Let us reimagine politics as the work of women

Two people holding up a roof, a woman holding up a heart with a thriving society inside, a woman crossing a bridge to a better future

Let us reimagine politics as the work of women

It is our responsibility to reimagine the political system designed around men and gendered ideas of leadership, argues WFD's Cecillia Makonyola. If we cannot imagine it, we will never have a system that values women’s labour in all its forms. Beginning on International Women’s Day, let's reimagine politics as it should be; the work of women.

I often associate International Women’s Day (IWD) with women’s suffrage. But this view overlooks its origins in the labour movement and the actors within it who sought to recognise the undervalued labour women undertake. It also masks the connection between women’s work and political participation.

When Jacinda Ardern announced her resignation as Prime Minister of New Zealand, the latent sexism to which we are often numb was palpable. Papers of record, and well-respected news organisations were quick to suggest that this was a reflection of women not being able “to have it all”. They essentially suggested that leaving high office is at once both a personal failing and an indictment of the concept that women can live full lives across the public and private spheres.

Why it is that when women leave high office citing exhaustion or violence, we do not critique the institutions, practices, and culture that define a system in which only a few men can sustain long-term, nurturing environments and enjoy a career in service, without costing them the experience of family life. This reality makes many of our democratic institutions hostile to women, non-binary people, and men whose identities defy culturally held leadership norms. This is unsurprising perhaps, given that most of our laws, policies, and institutions were designed by establishment men for establishment men. And, their careful architecture almost ensures it fails everyone else while continuing to benefit them.  

The need to diversify our politics not only along gender lines but class, ethnicity, age, ability, and locality is paramount. But it is also clear that the exclusion of people who have been othered is critical to the success of the political status quo.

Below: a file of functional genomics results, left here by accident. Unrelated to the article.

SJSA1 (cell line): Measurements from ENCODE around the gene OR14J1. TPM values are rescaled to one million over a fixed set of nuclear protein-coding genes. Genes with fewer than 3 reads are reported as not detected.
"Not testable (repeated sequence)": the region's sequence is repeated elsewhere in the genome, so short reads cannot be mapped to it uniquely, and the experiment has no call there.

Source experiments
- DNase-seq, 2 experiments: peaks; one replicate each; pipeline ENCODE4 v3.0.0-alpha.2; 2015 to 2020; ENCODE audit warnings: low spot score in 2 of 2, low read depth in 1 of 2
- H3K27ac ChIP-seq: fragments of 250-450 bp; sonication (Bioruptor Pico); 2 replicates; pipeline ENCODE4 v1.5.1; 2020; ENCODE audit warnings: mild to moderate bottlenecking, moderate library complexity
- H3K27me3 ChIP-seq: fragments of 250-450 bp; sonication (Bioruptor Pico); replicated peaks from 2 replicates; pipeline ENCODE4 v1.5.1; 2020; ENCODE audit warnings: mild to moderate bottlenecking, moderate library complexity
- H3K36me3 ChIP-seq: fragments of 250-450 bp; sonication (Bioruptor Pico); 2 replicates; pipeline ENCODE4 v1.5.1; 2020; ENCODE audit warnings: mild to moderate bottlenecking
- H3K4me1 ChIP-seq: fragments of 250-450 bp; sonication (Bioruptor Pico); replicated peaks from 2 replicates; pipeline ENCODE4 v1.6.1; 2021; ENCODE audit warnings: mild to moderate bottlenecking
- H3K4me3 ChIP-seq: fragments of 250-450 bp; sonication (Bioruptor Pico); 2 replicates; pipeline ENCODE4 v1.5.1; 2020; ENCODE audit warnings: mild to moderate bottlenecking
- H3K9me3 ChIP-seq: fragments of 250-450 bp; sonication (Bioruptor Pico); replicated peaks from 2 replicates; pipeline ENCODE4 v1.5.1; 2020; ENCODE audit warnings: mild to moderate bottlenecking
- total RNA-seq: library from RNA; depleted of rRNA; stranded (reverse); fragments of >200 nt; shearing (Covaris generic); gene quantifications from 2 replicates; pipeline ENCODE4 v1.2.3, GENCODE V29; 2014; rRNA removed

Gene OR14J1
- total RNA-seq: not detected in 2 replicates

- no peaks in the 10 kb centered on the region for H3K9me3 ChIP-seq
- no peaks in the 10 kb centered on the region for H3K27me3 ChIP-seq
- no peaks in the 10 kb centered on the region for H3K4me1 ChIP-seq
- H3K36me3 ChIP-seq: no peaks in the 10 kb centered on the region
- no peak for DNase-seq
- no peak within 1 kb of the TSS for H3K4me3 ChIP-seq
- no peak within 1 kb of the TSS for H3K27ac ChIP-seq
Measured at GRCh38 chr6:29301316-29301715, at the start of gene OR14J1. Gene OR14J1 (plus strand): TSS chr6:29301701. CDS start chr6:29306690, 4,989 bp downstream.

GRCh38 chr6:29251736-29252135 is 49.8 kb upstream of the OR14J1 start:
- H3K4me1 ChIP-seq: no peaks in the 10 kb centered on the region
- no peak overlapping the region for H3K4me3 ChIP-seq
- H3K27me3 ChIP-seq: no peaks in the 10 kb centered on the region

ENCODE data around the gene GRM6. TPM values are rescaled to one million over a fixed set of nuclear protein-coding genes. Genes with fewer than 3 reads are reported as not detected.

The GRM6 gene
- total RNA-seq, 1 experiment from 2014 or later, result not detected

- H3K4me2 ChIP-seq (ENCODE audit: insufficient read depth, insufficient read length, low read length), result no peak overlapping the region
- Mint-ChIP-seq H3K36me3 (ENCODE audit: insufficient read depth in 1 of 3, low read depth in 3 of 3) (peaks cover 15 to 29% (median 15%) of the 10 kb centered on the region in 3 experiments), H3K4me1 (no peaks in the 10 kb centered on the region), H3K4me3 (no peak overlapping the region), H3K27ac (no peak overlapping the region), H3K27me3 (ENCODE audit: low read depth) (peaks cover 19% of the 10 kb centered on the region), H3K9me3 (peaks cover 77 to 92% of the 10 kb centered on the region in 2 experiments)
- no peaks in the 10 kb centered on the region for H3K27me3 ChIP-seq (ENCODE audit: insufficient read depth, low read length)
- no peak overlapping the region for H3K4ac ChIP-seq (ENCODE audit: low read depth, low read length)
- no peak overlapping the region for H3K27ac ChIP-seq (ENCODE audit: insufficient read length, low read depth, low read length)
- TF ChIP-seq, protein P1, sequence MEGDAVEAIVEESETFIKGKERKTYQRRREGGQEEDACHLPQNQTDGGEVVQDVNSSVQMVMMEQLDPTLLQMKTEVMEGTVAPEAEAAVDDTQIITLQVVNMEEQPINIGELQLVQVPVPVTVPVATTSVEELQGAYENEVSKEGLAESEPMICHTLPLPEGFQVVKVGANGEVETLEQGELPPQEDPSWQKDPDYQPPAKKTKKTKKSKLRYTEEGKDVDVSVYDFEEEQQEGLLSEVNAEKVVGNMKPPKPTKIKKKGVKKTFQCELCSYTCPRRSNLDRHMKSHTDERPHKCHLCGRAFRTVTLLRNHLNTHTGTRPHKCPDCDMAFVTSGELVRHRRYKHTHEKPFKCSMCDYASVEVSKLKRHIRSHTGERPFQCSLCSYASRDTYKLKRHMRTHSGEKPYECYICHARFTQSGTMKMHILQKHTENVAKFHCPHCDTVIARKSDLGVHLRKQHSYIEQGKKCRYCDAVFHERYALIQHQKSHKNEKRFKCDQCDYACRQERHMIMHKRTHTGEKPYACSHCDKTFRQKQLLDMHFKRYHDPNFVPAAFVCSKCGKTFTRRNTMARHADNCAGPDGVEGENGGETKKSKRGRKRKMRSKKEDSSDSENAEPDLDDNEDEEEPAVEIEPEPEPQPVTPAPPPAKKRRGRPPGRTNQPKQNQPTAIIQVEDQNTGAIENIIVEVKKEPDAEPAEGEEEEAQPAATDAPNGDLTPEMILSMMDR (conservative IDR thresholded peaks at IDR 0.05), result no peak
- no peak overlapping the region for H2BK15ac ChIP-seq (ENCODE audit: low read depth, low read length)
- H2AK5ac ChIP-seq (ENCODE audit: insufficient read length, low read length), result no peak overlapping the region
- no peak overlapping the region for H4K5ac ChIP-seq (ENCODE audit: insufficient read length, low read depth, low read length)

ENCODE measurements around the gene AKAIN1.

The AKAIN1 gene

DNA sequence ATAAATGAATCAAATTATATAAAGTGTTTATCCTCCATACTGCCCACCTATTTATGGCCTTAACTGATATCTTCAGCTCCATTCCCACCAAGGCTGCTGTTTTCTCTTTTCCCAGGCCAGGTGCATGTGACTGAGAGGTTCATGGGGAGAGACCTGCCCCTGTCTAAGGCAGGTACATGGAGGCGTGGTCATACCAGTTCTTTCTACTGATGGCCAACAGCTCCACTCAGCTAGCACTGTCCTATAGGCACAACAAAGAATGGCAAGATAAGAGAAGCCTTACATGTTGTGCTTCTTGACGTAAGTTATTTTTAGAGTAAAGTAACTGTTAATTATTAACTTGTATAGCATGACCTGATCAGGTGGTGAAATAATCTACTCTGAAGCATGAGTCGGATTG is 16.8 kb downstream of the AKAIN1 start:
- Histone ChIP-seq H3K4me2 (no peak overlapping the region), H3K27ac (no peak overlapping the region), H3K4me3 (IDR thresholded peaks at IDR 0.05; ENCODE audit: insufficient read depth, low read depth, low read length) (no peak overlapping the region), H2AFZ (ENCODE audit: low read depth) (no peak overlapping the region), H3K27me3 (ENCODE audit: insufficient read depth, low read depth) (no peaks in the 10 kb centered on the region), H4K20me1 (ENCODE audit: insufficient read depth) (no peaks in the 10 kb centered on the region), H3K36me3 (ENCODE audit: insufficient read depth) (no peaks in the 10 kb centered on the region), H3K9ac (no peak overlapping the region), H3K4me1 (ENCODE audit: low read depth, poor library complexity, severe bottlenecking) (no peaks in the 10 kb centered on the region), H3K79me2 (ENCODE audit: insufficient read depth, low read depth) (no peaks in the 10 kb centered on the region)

A central tactic here is upholding the myth that the qualities we associate with maleness are inextricable from politics. This positions women in what Carroll calls a “double bind” from which they are destined to ‘fail’ because they are conditioned not to exhibit these ‘masculine’ qualities, even if they naturally would do so. We then weaponize expectations of women as compassionate, caring, and collaborative to keep them solely in the private sphere.

At the same time, we allow the toxic masculinity of men who exhibit authoritarian tendencies, discursive violence, and self-promotion to plunge us into elitism, militarism, and populism.

Not only is this unjust and dangerous, but there are also two significant implications.

The first is the failure to critique the problematic behaviours that uphold the system. Instead, we critique the people who reflect the system’s weaknesses to us; further positioning them as outliers and reinforcing norms that women cannot lead and do not belong in the public sphere.

Secondly, we do not value pluralism in the perspectives, leadership styles, and behaviours within political institutions. The latter point speaks to a critical failure of imagination, negating how women lead as irrelevant.

In fact, the qualities disproportionately conferred upon women and their leadership style, to the detriment of all genders, have proven valuable to the public sphere. The compassionate and decisive leadership Ardern demonstrated in response to the Islamophobic Christchurch shooting, and her refusal to lean into the anti-Muslim sentiment was a masterclass in effective policymaking and politicking. Women's leadership globally and at multiple levels – despite their marginalisation during the COVID-19 pandemic – showcased a range of qualities and skills often linked to feminised labour.

It is not a sign of weakness inherent to our gender that women leave politics when it no longer serves their ambition, purpose, or life circumstances. It is a mark of strength when they go to preserve the integrity of democratic systems. It demonstrates professional maturity to state clearly why the role is now better suited to someone else.

That we see these qualities as weaknesses only shows how deeply we have internalised the toxic masculinity that pervades and increasingly defines our politics.

That we find it strange – or worse, a failure – when women choose to step aside but are comfortable with men holding onto power at the cost of the integrity of the office, the quality of politics, their own legacy, the sanctity of cherished institutions, and our very peace and security – is wild.

It is not enough for us to defend Ardern or any woman who leaves public life on her terms. It should never be perceived as a failure; it should spark our imagination for our politics.

It is our responsibility as citizens, political leaders, and democracy support actors to reimagine this system altogether. If we cannot imagine it, we will never have a system that not only recognises but values women’s labour in all its forms. Beginning on International Women’s Day, let's reimagine politics as it should be; the work of women.